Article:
Plant Type
Sunlight Amount

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Parsley

Call on parsley to anchor a kitchen herb collection. When grown within steps of your door, fresh herbs will quickly make their way into your summer dishes. Plant parsley and other culinary herbs in pots. Place the container gardens on a patio or deck where they receive at least eight hours of bright sunlight a day. Then simply step outside and harvest what you need—adding it to your cuisine seconds later. In addition to parsley, other essential culinary herbs include basil, cilantro, chives, oregano, rosemary, dill, and thyme. These seven herbs grow with gusto in containers and traditional planting beds.

genus name
  • Petroselinum
light
  • Sun
plant type
height
  • 6 to 12 inches
  • 1 to 3 feet
width
  • 8-24 inches wide
flower color
season features
special features
propagation

Harvest Tips

Cut parsley as needed throughout the growing season. Harvest by snipping outer stems to about 1 inch above the soil. If you're not harvesting parsley regularly, rejuvenate leggy plants by pruning them midway through the growing season. 

Use parsley fresh; cut stems keep in the refrigerator for up to one month when wrapped in a damp towel. To preserve parsley, dry stems by bundling and hanging in a dark place, or spread them in a single layer on a screen. When leaves are dry, crumble them and store in airtight containers. Freeze fresh parsley in resealable storage bags, chopped and frozen in ice cubes, or formed into paste with olive oil and frozen flat in storage bags.

Indoor Harvest

Bring parsley plants indoors in fall and enjoy fresh snips throughout winter. Dig parsley plants in fall and pot them in a container with drainage holes. Be sure to use a prepared potting soil as garden soil will not drain well in a pot. Place the container in a bright, sunny window and water regularly. After growing inside through winter, parsley doesn't usually transplant back into the garden well. Discard the plant and start with new plants in the spring garden.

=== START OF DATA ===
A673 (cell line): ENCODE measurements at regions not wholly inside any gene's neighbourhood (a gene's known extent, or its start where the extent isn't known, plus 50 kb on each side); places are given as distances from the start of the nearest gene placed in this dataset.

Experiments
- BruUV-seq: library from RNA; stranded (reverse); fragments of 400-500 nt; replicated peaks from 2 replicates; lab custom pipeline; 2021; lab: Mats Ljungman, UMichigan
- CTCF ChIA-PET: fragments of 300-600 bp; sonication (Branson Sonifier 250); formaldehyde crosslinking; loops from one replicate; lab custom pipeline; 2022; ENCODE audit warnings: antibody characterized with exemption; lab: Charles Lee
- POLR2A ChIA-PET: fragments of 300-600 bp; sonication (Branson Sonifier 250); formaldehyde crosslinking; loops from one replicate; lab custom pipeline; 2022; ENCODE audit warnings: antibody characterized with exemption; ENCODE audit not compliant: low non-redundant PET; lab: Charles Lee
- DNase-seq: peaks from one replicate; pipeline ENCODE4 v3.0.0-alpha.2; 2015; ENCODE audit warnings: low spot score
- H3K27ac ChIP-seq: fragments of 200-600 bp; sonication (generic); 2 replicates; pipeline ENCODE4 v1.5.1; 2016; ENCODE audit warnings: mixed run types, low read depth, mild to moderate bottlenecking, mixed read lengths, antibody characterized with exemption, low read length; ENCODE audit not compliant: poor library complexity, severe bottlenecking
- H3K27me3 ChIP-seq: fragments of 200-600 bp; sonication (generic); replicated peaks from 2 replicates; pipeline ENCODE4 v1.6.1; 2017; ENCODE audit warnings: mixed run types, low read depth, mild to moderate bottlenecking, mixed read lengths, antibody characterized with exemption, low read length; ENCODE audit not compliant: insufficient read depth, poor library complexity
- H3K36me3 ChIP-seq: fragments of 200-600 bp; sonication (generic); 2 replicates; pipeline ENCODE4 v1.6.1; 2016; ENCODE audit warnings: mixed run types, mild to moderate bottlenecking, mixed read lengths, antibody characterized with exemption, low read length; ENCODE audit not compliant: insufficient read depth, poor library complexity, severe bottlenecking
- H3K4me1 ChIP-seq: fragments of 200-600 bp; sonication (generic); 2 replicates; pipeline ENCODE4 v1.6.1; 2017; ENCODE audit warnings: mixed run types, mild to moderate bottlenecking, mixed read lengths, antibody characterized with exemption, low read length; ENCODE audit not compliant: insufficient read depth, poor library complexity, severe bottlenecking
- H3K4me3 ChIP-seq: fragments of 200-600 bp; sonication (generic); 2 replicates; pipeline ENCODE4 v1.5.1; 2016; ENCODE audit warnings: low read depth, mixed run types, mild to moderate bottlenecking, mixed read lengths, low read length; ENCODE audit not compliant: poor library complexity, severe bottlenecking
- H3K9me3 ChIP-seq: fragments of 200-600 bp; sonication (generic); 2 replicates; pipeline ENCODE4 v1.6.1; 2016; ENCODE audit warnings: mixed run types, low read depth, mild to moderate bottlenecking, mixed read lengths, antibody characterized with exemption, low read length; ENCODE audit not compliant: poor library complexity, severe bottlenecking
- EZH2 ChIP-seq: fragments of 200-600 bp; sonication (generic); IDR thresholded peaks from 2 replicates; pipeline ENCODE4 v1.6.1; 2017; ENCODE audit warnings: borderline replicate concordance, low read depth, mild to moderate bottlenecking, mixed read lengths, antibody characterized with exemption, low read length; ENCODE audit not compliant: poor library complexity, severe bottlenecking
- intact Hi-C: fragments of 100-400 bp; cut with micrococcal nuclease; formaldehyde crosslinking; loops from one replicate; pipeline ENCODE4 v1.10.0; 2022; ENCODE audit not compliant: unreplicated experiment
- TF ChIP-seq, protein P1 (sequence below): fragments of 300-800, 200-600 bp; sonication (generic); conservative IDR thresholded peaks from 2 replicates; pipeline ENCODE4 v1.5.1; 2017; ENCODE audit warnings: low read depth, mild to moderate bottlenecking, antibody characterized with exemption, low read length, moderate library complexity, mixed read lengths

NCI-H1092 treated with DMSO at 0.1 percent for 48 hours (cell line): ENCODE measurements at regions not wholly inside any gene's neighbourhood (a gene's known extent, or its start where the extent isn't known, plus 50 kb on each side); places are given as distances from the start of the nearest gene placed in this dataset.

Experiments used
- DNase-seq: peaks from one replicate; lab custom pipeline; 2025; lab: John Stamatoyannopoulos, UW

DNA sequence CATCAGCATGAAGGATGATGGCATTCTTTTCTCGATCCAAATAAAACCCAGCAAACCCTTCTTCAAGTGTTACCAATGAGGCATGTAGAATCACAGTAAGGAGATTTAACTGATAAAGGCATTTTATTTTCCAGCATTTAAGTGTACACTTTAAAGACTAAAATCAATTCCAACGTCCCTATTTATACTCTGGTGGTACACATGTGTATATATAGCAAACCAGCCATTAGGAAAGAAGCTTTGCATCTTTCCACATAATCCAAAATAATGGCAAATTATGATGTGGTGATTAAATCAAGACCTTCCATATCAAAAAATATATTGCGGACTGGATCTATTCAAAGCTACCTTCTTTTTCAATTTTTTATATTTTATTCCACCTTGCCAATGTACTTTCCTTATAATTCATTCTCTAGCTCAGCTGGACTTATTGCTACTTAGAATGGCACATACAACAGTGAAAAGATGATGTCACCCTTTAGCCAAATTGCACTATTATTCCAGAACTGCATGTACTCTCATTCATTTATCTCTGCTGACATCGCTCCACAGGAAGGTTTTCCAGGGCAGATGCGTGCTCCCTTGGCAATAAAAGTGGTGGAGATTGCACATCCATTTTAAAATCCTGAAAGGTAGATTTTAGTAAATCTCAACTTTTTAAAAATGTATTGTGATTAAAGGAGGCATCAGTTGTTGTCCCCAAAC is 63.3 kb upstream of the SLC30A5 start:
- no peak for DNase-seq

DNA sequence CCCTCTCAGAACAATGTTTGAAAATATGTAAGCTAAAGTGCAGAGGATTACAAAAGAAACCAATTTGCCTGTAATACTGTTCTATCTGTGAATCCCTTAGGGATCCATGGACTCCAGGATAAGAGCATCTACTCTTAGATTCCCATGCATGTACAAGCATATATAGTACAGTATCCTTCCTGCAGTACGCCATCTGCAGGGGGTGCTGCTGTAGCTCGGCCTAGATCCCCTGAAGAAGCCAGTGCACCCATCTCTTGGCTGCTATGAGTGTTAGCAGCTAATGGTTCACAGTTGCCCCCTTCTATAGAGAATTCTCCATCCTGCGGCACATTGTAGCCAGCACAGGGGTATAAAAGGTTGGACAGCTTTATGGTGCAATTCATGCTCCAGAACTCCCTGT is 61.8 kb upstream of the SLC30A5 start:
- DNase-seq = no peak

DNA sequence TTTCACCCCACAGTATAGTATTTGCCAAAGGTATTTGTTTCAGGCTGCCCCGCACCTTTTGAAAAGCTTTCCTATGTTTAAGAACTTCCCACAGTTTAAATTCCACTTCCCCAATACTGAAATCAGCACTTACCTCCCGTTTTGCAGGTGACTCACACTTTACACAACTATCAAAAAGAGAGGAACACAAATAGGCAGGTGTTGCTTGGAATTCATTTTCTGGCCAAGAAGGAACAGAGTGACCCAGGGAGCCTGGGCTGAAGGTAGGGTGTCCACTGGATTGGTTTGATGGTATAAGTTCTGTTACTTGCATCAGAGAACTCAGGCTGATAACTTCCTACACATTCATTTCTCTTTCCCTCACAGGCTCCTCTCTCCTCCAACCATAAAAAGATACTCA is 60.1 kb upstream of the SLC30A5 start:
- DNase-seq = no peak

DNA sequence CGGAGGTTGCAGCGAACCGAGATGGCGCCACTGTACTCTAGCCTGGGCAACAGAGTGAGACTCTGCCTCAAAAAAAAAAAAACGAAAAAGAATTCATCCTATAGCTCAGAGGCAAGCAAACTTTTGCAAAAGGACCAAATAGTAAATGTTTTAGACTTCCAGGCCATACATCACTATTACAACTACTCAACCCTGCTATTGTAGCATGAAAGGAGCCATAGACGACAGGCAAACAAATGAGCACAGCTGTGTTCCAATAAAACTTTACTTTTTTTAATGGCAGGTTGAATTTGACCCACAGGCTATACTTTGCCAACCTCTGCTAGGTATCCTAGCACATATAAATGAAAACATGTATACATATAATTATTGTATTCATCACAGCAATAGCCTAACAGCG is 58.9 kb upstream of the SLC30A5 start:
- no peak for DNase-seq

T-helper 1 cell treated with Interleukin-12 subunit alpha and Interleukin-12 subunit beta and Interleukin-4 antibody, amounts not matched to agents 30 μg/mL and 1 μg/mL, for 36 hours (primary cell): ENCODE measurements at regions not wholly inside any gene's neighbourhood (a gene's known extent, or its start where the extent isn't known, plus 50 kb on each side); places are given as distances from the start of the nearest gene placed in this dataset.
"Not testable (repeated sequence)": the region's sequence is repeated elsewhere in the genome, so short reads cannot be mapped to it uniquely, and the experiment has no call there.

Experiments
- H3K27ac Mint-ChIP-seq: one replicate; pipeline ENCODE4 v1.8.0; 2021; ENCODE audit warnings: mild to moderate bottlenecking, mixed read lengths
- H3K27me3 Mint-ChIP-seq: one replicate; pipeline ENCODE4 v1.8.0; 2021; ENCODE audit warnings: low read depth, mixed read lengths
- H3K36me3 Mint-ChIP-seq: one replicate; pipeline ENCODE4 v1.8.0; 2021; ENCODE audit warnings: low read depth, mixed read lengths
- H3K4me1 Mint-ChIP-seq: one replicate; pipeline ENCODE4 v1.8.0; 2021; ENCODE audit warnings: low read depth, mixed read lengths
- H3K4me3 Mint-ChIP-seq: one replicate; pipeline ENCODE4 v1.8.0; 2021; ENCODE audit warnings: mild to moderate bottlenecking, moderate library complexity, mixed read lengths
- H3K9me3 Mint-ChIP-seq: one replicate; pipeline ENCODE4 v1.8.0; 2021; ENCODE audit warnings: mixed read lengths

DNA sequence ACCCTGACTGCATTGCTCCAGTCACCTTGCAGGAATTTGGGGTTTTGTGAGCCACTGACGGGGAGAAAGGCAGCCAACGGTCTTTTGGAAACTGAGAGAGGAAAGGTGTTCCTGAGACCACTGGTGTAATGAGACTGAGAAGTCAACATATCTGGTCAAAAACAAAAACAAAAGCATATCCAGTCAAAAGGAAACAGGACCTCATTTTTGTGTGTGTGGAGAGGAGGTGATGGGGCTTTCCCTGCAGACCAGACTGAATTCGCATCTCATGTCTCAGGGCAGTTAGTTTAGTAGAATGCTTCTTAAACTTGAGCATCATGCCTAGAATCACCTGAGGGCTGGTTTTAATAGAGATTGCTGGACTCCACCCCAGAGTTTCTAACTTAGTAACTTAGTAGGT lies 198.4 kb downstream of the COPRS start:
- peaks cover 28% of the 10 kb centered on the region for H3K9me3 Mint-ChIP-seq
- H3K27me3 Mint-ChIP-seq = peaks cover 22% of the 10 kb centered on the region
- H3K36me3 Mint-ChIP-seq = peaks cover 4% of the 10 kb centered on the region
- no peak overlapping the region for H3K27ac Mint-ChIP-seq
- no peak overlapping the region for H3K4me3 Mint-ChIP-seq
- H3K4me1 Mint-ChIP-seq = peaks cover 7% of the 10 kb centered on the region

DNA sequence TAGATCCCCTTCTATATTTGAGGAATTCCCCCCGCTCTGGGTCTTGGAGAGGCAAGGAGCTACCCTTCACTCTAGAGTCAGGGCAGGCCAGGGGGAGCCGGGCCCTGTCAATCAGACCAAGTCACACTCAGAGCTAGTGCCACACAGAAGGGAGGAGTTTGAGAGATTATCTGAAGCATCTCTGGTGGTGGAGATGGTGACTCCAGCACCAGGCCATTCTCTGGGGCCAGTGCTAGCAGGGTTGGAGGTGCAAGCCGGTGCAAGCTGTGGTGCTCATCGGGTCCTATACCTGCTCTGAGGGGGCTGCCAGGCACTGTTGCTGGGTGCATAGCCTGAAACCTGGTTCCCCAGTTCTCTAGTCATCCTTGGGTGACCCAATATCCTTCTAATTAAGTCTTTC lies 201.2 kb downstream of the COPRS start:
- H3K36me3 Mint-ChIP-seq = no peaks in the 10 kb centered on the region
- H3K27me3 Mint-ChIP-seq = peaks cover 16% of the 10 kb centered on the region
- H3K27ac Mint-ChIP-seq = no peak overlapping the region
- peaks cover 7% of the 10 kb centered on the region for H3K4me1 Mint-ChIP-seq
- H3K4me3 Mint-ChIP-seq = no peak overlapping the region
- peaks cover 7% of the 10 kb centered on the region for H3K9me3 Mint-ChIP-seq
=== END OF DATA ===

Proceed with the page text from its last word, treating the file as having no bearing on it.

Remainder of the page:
Parsley Care Must-Knows

Start parsley from seed or purchase nursery-grown transplants. Parsley seed is slow to germinate. So unless you are seeking a specific variety only available through seed, consider starting parsley from nursery-grown transplants. If you grow parsley from seed, soften the seed coat by soaking the seeds in water overnight prior to planting. Sow seeds outdoors 1 to 2 inches apart in well-worked, fertile soil. Cover the seeds with ¼ inch fine soil. Water the seedbed and keep it moist while seeds sprout. Thin seedlings to 3 to 4 inches apart when they are 2 inches tall.

Parsley grows best in rich, moist soil. Water plants frequently during dry periods. If the soil is lean or low in nutrients, top-dress around plants with a 2-inch-thick layer of well-decomposed compost. Parsley is a heavy feeder and benefits from additional nutrients midseason.

More Varieties of Parsley

Italian flat-leaf parsley

Petroselinum neapolitanum is great for seasoning hot dishes, since its flavor holds up well under heat.

'Moss Curled' parsley

This variety of Petroselinum crispum unfurls leaves with a clean, crisp flavor that doesn't hold up well in cooking.

Garden Plans For Parsley